Parliament Headlines | Politics Headlines | Regional Headlines

 

Parliament Today:

John Key Press Conference: Ashburton Shootings, Judith Collins Inquiry

Prime Minister John Key has delayed the release of Nationals’ fiscal policy in light of this morning’s shooting at a Work and Income office in Ashburton... Key also answered questions about Judith Collins, and confirmed that independent inquiry will be held with regard to allegations made against Collins. More>>

ALSO:

Internet MANA: Georgina Beyer Rocks The Waka

“There is now, and always will be, a range of views about many issues within our movement and members are free to express them, but Georgina’s views on Kim Dotcom are not shared by the MANA Movement leadership or the vast majority of MANA members and supporters around the country” states MANA Candidate for Waiariki, Annette Sykes. More>>

ALSO:

IGIS Update: Inquiry Into Release Of NZSIS Information

The Inquiry would be conducted in private and individuals would appear before her separately over a period of more than a week. She does not intend to name those summoned to give evidence until her report is published. “I can confirm that all persons summoned will be required to appear under oath...” More>>

ALSO:

Gordon Campbell:
On John Key’s ‘Blame It On Judith’ Strategy

Right now, Prime Minister John Key seems intent on limiting the scope of any inquiry into his government’s dealings with Cameron Slater. The declared aim is to make that inquiry solely about Judith Collins’ behavior with respect to the Serious Fraud Office. More>>

ALSO:

Maori Council Lawyers' Statement: Supreme Court Decision On Maori Water Rights

“…the Supreme Court refused to give Pouakani people what they asked for, but may have given them something much, much better instead… the Supreme Court has questioned whether the Crown owns the River at all.” More>>

ALSO:

Gordon Campbell: On The Debate, And The Collins Accusation

Debating is a peculiar discipline in that what you say is less important than how you’re saying it. Looking poised, being articulate and staying on topic generally wins the day – and on that score, Labour leader David Cunliffe won what turned out to be a bruising encounter with Prime Minister John Key last night on TVNZ. More>>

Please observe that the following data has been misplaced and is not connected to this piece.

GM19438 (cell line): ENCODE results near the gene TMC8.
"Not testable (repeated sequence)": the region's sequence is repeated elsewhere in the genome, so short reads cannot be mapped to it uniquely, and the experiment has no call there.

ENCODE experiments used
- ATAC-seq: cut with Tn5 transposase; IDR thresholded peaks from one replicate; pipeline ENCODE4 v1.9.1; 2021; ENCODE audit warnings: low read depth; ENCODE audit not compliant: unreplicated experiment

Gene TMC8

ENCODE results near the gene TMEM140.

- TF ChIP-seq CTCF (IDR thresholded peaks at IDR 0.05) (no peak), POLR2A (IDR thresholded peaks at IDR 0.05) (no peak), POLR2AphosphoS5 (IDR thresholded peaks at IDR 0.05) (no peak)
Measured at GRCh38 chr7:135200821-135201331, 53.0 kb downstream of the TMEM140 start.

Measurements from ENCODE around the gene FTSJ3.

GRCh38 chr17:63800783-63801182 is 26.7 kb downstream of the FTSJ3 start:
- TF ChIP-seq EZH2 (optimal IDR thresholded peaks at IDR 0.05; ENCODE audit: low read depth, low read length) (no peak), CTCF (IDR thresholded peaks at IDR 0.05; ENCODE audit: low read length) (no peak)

ALSO:

Gordon Campbell: On Winston Peters' Latest Bout Of Immigrant Bashing

It is only one poll, but rather than cannibalising each other's vote, Colin Craig and Winston Peters do seem to be managing to find the room to co-exist... Few are questioning how Peters got to this happy place, and what it says about the mood of the electorate. More>>

ALSO:

More Immigration News: First People Trafficking Charges

The first people trafficking charges in New Zealand have been brought by Immigration New Zealand (INZ)... The defendants have been charged under the Crimes Act 1961 for arranging by deception the entry of 18 Indian nationals into New Zealand. More>>

Collins 'Misinterprets Media Reports': "Too Compromised To Remain Justice Minister"

Bizarre claims by Judith Collins this morning that she had been cleared of inappropriate behaviour by the Privacy Commissioner demonstrates she is too compromised to remain Justice Minister, Labour MP Grant Robertson says. More>>

ALSO:

Get More From Scoop

 

LATEST HEADLINES

 
 
 
 
 
 
 
 
Politics
Search Scoop  
 
 
Powered by Vodafone
NZ independent news